Tom Mix, Buster Keaton in Pomona?


At least two old-time movies are rumored to have been filmed behind the Phillips Mansion (pictured), an 1875 home built by Louis Phillips (1830-1900), a rancher and businessman at one time said to be the wealthiest man in Los Angeles County.

One movie is said to have featured Buster Keaton. And now Cal Poly Pomona student DeeAnn Perez comes asking about a Tom Mix movie said to have been filmed there.

The original source for both pieces of information is Mickey Gallivan of the Historical Society of the Pomona Valley, who doesn’t know the titles either but has heard both stories from a past resident of the mansion. Perez asked me because she thought I’d know, but I don’t.

Perez writes that although she inquired because she was doing research for a class assignment, a friend is married to Tom Mix’s grandson, and “they are always looking for historical evidence on his grandfather.”

I’m hoping that by putting this online, hardcore fans of Mix and Keaton might be able to identify any movie that included the property. But this could be difficult because the mansion itself probably isn’t in either movie. Instead, the movies involved a barn behind the property, and the barn, Gallivan says, “fell down” some time ago. She couldn’t locate a photo.

The Keaton movie, or possibly short, was filmed sometime between 1931 and 1942, when the Boyle family, which had Hollywood connections, owned the property. A Boyle relation remembers the movie shoot. There can’t be too many Keaton movies that include a barn.

A Tom Mix western that involves a barn doesn’t sound like a novelty, although the dramatic hill behind the property might be a tipoff. It was filmed sometime before the Boyles’ arrival in 1931.

Here’s some history about the Phillips Mansion. It’s one of the oldest structures in Pomona and among the first in the county to be listed on the National Register of Historic Places. The house is owned by the Historical Society but due to earthquake damage isn’t open to the public other than for special events (see below).

The original construction cost was $20,000. The house is at 2640 Pomona Blvd. Read more about both homes on the website of the Historical Society. Wikipedia has a good entry.

The mansion will be open Sunday from 4 to 7 p.m. for the Historical Society’s annual ice cream social. Entrance is free, although food and activities aren’t.

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  • Earl J. Wiesen

    Tom Mix lived in a beautiful estate in Cucamonga. My daughter was married at the site.

  • billyjackattack

    David, cool story. If you really want to do something funky then check out the old cemetery behind the industrial buildings and just a stones throw from the mansion. Street access is blocked by a wrought iron gate that says Spadra on the top. You will have to walk the open field just west of the 57 freeway and then back east along the train tracks to access the cemetery. It’s a fun little adventure and sometimes you will even find evidence of secret ceremonies that may have occurred there. The cemetery is an interesting place for contemplation, not just because you are around unique individuals that have passed, but because they passed so long ago, before a freeway ran through their property, before the building of sub divisions and industry. Some headstones are unreadable and others tell interesting stories. It’s an interesting outing to say the least.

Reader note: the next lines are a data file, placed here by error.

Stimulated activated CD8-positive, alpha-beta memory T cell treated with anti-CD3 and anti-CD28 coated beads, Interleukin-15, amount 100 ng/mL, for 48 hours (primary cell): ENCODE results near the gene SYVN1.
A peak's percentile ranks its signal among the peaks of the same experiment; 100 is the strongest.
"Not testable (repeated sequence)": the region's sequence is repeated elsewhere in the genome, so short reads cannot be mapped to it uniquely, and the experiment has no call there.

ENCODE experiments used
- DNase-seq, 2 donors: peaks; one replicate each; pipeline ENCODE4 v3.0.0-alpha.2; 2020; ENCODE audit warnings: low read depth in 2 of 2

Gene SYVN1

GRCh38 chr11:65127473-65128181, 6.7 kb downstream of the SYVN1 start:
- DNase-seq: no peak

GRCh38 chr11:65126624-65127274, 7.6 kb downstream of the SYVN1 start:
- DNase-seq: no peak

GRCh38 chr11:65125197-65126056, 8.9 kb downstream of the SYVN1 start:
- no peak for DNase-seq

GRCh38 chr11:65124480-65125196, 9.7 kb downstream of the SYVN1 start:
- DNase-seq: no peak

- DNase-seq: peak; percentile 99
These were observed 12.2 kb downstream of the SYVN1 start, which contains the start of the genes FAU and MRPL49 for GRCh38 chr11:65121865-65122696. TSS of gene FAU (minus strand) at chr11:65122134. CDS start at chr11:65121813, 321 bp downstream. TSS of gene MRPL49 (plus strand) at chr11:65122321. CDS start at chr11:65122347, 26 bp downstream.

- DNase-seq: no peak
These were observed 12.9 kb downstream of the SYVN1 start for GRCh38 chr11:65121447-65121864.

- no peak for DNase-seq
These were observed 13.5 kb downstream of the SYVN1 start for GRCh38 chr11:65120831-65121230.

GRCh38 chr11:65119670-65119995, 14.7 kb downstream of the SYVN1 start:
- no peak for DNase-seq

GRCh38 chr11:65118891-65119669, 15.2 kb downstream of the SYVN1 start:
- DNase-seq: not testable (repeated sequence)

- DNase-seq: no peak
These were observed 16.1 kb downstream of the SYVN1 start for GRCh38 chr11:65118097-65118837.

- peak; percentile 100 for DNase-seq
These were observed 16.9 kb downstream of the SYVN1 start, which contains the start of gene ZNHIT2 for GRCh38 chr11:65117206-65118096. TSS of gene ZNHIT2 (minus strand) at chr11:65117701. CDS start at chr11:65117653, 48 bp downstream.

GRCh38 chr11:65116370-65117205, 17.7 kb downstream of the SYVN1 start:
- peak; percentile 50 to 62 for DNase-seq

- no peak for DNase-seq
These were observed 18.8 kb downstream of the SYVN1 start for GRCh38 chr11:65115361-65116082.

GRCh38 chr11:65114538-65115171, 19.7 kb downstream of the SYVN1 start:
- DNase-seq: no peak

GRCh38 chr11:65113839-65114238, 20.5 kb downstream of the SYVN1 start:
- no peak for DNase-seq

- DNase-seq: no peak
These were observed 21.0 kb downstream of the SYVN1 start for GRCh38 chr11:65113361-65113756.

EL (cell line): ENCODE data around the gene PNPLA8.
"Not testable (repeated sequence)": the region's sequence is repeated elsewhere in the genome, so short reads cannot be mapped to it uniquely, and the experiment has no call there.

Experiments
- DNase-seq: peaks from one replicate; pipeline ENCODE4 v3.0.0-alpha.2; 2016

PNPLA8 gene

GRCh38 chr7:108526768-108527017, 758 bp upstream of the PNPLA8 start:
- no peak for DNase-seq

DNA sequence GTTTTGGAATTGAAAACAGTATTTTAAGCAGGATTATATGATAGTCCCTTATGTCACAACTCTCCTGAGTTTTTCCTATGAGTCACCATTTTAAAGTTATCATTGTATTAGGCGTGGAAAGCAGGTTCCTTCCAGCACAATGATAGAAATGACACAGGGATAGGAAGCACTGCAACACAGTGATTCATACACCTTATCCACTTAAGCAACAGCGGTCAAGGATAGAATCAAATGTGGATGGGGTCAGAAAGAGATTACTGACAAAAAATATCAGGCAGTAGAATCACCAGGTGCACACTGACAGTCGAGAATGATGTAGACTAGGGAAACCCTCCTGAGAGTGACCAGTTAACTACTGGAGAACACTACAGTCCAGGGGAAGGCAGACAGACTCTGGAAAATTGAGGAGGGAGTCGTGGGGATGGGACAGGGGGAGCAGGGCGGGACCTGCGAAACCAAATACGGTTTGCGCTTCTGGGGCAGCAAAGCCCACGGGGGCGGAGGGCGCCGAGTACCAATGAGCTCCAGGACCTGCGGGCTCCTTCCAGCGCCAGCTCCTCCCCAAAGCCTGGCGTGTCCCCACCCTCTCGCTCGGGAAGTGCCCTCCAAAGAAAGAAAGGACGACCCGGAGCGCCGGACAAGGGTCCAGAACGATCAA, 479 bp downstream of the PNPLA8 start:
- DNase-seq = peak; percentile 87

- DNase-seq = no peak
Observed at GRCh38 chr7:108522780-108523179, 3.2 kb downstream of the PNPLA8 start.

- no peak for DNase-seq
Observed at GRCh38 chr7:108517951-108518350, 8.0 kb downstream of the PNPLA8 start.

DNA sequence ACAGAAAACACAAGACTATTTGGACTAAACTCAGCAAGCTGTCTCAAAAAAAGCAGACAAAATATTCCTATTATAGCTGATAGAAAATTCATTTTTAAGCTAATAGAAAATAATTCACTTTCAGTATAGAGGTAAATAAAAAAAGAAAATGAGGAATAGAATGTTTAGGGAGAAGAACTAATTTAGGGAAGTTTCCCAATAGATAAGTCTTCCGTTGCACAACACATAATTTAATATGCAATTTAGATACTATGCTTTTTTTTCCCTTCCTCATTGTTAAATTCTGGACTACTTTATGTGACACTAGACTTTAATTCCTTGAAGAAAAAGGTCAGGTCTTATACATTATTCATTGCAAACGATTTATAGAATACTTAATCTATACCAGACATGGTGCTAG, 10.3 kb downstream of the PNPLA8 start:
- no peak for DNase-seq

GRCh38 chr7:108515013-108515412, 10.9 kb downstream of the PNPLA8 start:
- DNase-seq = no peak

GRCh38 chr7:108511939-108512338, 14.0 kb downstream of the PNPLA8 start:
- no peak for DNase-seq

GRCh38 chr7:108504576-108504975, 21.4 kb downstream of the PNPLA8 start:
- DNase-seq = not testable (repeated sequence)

[You can find my piece on the Spadra cemetery elsewhere on this blog under the “Pomona A to Z” category. — DA]

  • Stephanie Milner

    Hi David, You may want to refer to John Bengtson’s work Silent Echoes about this if you haven’t already, it is his work about the sites that Buster Keaton’s films were shot (usually around LA and Hollywood, but there may be something about Pomona since it’s so close).

    [That was a good idea, Stephanie, but there’s no Pomona reference. My guess is that this filming (if the story is true) came during Keaton’s later, sound period, perhaps the Columbia years, which aren’t covered in the book. — DA]

  • Dan Fenske

    I used to play on the Phillips Ranch land from 1948 to 1958 when the Phillips Ranch was sold. We boarded three horses on the ranch and so got to know Dudley and Helen Phillips. Dudley and Helen Phillips home was on Kellogg Hill and just north of what is now the I-10 Freeway. It was Dudley’s grandfather who built the Phillips Mansion. The ranch forman then was Jim Sharp and he and his wife Helen and son Steve, lived on the main ranch in a small house. With them was a ranch hand named Fred Hayes. Steve and I grew up playing together on the ranch and wandered all over the ranch property. The hill directly south of the Phillips Mansion is named Elephant Hill and Steve and I would walk to the Phillips mansion and wander along the railroad tracks behind the mansion. The graveyard mentioned is where members of the Phillips family are buried. Along with other families of those times. It is called the Spadra Graveyard. We used to visit thee graveyard to check out a hollow hole in a pepper tree where Barn Owls nested.
    The Phillips Ranch was an operating cattle ranch in those years with yearly round ups and calf brandings. My family participated in those events each year. Many Years ago I met with Mickey Gallivan and shared photos of the ranch, our horses and family on the ranch. Those photos were copied and left with Mrs. Gallivan. We drove to Westmont where I pointed out where the ranch buildings, small house and corrals once existed. Now covered with
    homes. The firmans son Steve now lives in Oregon where we also live and he and I remain in touch. Fun years to live in Pomona and the ranch a great place for adventures for our family.

    Dan Fenske
    Harrisburg, Oregon